Irish Wolfhound Times
(Irish Wolfhound Database and Breed information Exchange)

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Wolfhound and Deerhound
(Encyclopædia Britannica, edited by Hugh Chisholm 1910)

Wolfhounds. — Throughout the northern regions of both hemispheres there are several breeds of semi-domesticated dogs which are wolf-like, with erect ears and long woolly hair. The Eskimo dog has been regarded as nothing more than a reclaimed wolf, and the Eskimo are stated to maintain the size and strength of their dogs by crossing them with wolves. The domestic dogs of some North American Indian tribes closely resemble the coyote; the black wolf dog of Florida resembles the black wolf of the same region; the sheepdogs of Europe and Asia resemble the wolves of those countries, whilst the pariah dog of India is closely similar to the Indian wolf. The Eskimo dog has small, upright ears, a straight bushy tail, moderately sharp muzzle and rough coat. Like a wolf, it howls but does not bark. It occurs throughout the greater part of the Arctic regions, the varieties in the old and new world differing slightly in colour. They are fed on fish, game and meat. They are good hunters and wonderfully cunning and enduring. Their services to their owners and to Arctic explorers are well known, but Eskimo dogs are so rapacious that it is impossible to train them to refrain from attacking sheep, goats or any small domesticated animals. The Hare Indian dog of the Great Bear Lake and the Mackenzie river is more slender, gentle and affectionate than the Eskimo dog, but is impatient of restraint, and preserves many of the characters of its wild ally, the coyote, and is practically unable to bark. Deerhound 1910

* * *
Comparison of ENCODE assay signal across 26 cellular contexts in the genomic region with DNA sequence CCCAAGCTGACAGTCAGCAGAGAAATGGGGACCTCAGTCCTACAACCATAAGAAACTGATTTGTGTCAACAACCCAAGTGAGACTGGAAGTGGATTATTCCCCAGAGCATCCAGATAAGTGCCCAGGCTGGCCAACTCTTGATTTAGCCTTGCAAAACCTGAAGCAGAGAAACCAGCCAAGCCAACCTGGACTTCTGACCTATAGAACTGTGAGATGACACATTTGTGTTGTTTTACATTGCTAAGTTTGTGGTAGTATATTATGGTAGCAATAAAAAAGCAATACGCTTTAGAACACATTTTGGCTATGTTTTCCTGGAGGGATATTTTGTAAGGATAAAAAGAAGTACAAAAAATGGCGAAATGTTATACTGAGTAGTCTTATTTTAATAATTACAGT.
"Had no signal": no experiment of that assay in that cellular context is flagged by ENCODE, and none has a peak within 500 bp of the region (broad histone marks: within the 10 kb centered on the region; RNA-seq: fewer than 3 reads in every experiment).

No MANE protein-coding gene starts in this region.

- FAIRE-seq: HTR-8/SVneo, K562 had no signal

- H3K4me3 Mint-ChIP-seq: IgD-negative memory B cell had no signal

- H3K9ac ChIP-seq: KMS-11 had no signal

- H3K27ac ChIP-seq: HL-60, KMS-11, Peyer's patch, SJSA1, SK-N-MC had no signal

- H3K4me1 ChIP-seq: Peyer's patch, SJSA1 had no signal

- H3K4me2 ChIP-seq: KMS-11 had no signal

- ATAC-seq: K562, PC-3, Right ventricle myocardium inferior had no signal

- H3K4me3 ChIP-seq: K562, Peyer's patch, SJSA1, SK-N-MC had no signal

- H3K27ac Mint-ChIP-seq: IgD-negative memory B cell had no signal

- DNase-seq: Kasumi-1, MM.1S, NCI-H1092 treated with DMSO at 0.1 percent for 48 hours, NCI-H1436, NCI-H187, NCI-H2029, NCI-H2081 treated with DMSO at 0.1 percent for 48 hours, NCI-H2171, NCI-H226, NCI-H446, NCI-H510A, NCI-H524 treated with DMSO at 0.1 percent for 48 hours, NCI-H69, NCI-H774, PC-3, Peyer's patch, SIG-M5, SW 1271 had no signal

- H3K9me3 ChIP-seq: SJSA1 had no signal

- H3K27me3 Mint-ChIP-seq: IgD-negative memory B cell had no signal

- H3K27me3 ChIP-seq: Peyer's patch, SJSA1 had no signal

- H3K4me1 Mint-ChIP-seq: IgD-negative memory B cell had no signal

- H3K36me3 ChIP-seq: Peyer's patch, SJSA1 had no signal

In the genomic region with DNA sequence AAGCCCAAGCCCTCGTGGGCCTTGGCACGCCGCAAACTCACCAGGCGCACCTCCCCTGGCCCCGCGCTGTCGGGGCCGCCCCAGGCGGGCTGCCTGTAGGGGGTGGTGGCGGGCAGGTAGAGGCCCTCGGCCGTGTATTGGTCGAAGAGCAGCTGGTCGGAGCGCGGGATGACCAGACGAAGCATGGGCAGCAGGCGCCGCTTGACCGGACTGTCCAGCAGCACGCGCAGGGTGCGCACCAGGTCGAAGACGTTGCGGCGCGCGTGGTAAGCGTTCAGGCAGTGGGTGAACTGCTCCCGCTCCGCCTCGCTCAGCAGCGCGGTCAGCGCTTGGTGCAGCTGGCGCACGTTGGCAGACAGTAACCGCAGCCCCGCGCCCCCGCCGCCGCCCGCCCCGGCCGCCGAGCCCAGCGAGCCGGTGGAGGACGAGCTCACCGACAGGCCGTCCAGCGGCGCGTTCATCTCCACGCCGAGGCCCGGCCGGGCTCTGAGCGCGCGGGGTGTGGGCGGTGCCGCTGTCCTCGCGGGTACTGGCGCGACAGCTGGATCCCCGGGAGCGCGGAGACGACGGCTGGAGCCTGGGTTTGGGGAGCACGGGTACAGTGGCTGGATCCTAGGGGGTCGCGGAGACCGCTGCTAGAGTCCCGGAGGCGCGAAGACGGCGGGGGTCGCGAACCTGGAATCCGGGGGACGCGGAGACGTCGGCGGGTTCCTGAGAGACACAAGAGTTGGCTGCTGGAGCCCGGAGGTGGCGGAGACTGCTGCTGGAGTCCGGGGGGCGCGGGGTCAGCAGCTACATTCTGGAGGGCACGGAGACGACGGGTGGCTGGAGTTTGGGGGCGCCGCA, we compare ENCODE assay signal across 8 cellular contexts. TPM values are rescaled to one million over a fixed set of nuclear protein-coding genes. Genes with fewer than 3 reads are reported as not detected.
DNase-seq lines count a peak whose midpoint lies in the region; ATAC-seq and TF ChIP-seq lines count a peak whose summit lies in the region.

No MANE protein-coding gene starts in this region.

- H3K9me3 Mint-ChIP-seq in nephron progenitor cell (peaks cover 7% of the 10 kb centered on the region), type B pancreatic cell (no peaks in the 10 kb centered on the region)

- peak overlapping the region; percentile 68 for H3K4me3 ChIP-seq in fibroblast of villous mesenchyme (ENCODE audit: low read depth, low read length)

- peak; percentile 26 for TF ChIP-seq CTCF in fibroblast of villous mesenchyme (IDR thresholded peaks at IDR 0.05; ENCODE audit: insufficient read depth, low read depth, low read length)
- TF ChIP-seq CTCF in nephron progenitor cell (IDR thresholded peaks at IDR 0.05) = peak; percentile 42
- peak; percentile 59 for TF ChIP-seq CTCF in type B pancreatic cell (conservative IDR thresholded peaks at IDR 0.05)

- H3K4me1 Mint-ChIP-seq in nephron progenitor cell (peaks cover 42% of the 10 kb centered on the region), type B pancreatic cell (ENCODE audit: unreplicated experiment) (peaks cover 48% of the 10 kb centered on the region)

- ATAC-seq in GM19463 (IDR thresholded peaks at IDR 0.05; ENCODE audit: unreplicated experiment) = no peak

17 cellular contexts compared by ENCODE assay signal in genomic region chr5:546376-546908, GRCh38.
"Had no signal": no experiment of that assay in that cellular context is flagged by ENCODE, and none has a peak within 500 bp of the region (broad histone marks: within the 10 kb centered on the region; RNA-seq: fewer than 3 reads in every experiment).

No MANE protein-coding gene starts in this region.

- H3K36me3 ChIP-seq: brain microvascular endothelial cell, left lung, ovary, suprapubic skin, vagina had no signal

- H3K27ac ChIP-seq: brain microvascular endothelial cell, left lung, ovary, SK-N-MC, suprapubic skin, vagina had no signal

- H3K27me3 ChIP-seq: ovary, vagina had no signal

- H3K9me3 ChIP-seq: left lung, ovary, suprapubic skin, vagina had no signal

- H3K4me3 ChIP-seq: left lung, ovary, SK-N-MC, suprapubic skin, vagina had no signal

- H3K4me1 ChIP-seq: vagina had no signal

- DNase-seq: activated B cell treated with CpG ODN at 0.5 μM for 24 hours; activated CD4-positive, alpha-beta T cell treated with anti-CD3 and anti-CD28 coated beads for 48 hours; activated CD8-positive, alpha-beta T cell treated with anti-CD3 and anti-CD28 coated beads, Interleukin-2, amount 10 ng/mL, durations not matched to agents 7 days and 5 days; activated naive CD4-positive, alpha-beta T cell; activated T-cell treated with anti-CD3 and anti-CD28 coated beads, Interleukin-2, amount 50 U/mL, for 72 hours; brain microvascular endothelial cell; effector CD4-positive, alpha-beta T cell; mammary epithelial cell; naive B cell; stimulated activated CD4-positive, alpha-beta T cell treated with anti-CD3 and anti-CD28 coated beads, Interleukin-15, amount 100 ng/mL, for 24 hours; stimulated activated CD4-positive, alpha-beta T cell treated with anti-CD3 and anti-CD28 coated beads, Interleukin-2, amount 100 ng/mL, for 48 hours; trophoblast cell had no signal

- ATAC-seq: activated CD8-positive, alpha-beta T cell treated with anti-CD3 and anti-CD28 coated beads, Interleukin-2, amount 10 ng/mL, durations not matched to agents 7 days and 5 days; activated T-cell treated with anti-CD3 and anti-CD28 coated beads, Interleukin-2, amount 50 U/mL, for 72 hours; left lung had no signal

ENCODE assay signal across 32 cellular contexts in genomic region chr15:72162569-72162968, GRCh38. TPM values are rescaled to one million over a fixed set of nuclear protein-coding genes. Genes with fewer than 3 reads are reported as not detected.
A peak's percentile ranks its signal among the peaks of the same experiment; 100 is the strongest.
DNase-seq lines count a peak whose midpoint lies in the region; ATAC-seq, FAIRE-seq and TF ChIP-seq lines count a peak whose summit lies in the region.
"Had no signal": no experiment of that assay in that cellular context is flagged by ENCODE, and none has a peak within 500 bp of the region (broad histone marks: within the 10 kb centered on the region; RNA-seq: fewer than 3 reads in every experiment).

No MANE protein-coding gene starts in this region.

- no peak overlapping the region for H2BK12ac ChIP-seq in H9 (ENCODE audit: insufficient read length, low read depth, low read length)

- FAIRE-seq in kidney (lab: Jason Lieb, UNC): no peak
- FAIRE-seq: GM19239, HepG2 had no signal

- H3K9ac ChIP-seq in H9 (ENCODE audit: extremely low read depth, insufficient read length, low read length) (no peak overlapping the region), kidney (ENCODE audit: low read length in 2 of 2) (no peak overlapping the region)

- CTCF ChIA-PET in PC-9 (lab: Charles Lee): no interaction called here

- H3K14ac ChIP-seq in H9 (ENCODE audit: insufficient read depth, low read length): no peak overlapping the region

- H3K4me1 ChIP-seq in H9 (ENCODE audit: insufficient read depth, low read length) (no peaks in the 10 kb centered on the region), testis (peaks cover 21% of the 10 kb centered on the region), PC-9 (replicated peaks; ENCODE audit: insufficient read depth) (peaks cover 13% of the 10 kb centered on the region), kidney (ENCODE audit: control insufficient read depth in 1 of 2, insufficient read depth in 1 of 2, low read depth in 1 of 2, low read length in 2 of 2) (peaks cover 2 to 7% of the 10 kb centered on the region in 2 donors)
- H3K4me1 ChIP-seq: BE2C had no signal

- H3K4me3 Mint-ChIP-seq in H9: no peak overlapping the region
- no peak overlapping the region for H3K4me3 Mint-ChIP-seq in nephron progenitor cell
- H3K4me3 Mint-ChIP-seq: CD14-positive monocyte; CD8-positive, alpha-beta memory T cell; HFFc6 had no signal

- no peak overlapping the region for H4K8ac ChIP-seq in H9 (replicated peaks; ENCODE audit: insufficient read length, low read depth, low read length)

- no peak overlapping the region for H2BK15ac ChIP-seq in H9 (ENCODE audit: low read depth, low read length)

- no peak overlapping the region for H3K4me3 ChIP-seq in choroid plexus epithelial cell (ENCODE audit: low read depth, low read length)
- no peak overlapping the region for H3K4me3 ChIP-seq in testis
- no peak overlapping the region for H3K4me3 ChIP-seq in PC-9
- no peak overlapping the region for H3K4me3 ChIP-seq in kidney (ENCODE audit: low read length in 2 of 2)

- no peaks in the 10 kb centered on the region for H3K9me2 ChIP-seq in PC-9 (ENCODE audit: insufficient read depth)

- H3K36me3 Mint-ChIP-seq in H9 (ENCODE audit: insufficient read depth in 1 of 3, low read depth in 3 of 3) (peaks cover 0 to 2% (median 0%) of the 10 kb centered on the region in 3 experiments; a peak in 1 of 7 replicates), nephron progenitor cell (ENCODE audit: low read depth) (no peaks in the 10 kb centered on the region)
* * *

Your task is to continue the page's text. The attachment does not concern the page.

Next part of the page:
Greyhounds.—These are characterized by slight build, small ears falling at the tips, elongated limbs and tails and long narrow muzzles. They hunt entirely by sight, the sense of smell being defective. The English greyhound is the most conspicuous and best-known member of the group, and has been supposed to be the parent of most of the others. The animal is thoroughly adapted for extreme speed, the long, rat-like tail being used in balancing the body in quick turns. The favourite colour is a uniform sandy, or pale grey tone, but characters directly related to capacity for speed have received most attention. The Italian greyhound is a miniature greyhound, still capable of considerable speed but so delicate that it is almost unable to pull down even a rabbit, and is kept simply as a pet. The eyes are large and soft, and a golden fawn is the colour most prized.

The Scotch deerhound is a larger and heavier variety of the English greyhound, with rough and shaggy hair. It has been used both for deer stalking and for coursing, and several varieties exist. The Irish wolfhound is now extinct, but appears to have been a powerful race heavier than the deerhound but similar to it in general characters.

Greyhounds have been bred from time immemorial in Eastern Europe and Western Asia, while unmistakable representatives are figured on the monuments of ancient Egypt. The existing Oriental varieties are in most cases characterized by silky hair. The hairless dogs of Central Africa are greyhounds employed chiefly in hunting antelopes, and there are somewhat similar varieties in China, Central and South America. The whippet is a local English dog, used chiefly in rabbit coursing and racing, and is almost certainly a cross between greyhounds and terriers.

The lurcher is a dog with the general shape of a greyhound, but with a heavier body, larger ears and rougher coat. Lurchers are cross-bred dogs, greyhounds and sheepdogs, or deerhounds and collies, being the parents.

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